What can bees teach us about sustainability? Students in College of the Atlantic's Bees and Society course explore the interconnected relationships between huma...ns and bees to discover what bees can show us about ourselves and our food systems.
The class includes the study of beekeeping, the political economy of honey, the role of pollination in agroecosystems, loss of biodiversity, conservation policy, and decision-making in human and bee societies, among other topics. Taught by COA Partridge Chair in Food and Sustainable Agriculture Systems Dr. Kourtney Collum, Bees and Society is a truly human-ecological course, integrating the humanities, natural sciences, and social sciences to examine the applied problem of protecting pollinators in a time of abrupt environmental change. Learn more: coa.edu/academics.
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An update from the Jackson, NH apiary: This morning I did an inspection of my remaining hives. Of the two hives I was hoping to overwinter, one was completely empty. It appears that the colony absconded and took all their honey stores with them. I wish them well and hope they survive the winter in their new home. The other hive is very strong with ample honey stores. I opted to leave them all the honey they made to give them everything they need to survive. In a week I’ll wrap the hive in rigid insulation and fill the top feeder with a 2:1 mix!
I’m hearing a lot of great news about the hives at the PoundSweet farm in Palermo, Maine. I see their posts about the wax candles they make and the bumper crops the farm produced this year.
Today the 2 Honey Bee colonies in Jackson, NH were installed ahead of the expected delivery date...by a complete month! The supplier (Royal Bees in Buxton, ME) had a large shipment that contained our packages. Since the weather is great I went ahead and picked them up and installed them. Up next are the hives at Poundsweet Farm in Palermo, ME. I can't wait to hear from Amy and Lindsey. Rumor has it they are doubling the number of colonies hey previously had last year. I also heard from friends that some of the hives in Maynard, MA have been installed too.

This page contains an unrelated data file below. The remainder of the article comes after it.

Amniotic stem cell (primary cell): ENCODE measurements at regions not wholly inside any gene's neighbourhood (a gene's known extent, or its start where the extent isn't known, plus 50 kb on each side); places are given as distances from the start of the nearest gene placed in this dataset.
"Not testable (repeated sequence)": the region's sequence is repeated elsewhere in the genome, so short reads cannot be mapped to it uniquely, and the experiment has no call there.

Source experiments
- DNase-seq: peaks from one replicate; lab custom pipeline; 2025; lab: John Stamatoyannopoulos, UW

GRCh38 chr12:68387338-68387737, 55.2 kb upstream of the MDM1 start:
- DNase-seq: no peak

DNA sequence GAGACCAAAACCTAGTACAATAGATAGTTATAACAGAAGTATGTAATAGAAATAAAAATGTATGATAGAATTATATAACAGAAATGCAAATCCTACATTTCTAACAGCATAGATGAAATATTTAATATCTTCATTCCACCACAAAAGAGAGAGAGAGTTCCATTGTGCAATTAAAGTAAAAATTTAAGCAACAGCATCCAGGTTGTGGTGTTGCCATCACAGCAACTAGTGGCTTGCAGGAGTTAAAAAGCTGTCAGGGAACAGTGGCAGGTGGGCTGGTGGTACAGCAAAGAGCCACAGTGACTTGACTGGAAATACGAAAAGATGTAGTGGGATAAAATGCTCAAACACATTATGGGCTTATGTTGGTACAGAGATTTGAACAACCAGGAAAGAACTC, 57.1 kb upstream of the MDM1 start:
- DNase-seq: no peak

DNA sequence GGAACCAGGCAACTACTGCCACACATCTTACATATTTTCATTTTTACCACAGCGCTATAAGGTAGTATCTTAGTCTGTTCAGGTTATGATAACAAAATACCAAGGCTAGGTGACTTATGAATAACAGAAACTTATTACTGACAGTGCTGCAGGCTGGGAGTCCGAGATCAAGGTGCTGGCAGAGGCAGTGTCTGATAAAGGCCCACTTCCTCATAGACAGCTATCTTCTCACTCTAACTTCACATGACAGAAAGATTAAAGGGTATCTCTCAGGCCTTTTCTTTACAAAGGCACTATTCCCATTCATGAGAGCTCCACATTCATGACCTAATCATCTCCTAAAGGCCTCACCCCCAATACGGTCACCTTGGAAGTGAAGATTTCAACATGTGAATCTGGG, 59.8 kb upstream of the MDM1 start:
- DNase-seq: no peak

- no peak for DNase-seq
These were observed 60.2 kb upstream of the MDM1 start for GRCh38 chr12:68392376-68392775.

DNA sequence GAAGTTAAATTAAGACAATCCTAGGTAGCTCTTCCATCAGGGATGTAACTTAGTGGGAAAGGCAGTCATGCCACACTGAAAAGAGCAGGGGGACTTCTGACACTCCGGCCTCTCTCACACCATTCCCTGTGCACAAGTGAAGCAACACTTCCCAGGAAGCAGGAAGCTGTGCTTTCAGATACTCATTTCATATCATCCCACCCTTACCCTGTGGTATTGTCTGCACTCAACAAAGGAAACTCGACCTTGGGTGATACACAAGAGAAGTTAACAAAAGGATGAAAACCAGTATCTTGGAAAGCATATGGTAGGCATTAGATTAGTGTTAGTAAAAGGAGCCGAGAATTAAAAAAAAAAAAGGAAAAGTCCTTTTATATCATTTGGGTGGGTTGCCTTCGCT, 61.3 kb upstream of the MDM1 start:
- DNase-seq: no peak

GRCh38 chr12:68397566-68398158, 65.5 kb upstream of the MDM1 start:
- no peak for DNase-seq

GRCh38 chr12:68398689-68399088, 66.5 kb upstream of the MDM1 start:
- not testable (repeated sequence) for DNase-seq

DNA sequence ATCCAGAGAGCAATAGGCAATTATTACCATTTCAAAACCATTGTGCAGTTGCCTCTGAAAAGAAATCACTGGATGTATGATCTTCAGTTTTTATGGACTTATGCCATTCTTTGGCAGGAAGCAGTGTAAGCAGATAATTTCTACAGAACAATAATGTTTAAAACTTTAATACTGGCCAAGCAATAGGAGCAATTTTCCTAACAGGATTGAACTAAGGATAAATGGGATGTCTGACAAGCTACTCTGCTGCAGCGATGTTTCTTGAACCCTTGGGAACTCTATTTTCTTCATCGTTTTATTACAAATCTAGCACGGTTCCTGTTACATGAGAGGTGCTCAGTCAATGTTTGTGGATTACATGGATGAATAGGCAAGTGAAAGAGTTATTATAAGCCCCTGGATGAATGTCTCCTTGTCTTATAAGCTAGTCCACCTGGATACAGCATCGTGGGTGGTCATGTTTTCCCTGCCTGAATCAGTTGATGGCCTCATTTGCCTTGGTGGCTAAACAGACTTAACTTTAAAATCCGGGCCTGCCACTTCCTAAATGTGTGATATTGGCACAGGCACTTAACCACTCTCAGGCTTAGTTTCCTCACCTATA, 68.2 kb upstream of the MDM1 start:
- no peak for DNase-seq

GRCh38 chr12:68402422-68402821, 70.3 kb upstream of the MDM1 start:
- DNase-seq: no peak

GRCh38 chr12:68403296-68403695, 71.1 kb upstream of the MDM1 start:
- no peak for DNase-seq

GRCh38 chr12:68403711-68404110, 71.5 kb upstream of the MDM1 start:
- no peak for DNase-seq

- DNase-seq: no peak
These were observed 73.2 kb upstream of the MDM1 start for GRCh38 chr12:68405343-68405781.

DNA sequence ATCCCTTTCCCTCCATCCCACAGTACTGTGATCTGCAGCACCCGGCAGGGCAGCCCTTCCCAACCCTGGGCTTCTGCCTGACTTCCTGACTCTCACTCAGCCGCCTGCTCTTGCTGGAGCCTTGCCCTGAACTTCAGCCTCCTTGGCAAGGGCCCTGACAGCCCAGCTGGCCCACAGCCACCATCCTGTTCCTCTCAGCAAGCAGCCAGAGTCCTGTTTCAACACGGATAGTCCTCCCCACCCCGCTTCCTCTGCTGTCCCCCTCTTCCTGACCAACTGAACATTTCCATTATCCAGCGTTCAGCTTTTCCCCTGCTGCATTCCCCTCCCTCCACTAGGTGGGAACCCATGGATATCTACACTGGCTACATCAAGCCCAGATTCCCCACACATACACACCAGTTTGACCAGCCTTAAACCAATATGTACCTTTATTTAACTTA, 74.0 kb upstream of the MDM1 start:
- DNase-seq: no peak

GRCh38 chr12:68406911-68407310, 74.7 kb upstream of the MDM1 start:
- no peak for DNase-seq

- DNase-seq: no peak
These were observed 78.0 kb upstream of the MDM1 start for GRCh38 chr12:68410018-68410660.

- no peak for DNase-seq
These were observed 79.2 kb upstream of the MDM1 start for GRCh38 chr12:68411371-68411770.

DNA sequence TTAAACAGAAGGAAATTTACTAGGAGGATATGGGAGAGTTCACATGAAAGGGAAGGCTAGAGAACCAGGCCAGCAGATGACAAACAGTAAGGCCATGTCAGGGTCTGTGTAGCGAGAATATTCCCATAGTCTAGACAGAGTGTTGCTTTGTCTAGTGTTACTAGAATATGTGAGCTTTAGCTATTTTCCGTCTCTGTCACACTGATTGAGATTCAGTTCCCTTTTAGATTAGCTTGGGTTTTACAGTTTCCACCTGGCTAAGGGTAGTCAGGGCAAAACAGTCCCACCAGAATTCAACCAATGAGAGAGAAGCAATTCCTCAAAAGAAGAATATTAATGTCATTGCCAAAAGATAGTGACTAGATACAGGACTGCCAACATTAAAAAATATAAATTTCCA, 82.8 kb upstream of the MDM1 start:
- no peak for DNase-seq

Go fourth and prosper girls.
Save the honey bees! 🐝
A perfection bourgeois revolve around;
Inputs without thought, outputs with scant worth.
Lawns, an abyss to obsess and confound.
A rule of heads amongst a sea of blades.
Each front to yearn for chemicals, oil, water;
Why take care when one could just let forth raids?
Machines and sprays run Mother and father.
But, beneath sod lay a basis for health.
The soil lusts for greenery with substance;
To bear fruit and herb, to wield organic wealth.
Now, till, compost, sow and grow in abundance.
To consume is to produce only pawns,
Urban rebellion, to grow food, not lawns.
To Grow Food, Not Lawns - A Sonnet by Tom Boyden
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Beelieve it or not spring is just around the corner. So this week is cleaning week . Lots of activity in our bee cellar, Sawyer and I are working away at chores to prepare for next season. Looking to add 3 more hives this year and a new location for half of them.
Well Stung's Jackson NH hives did very well this year. We removed only 11 frames and left them more than enough to survive the cold New England winter. The seasons honey is thick and pure gold. Good job girls! I can't wait to see how the Palermo Maine hives did this season.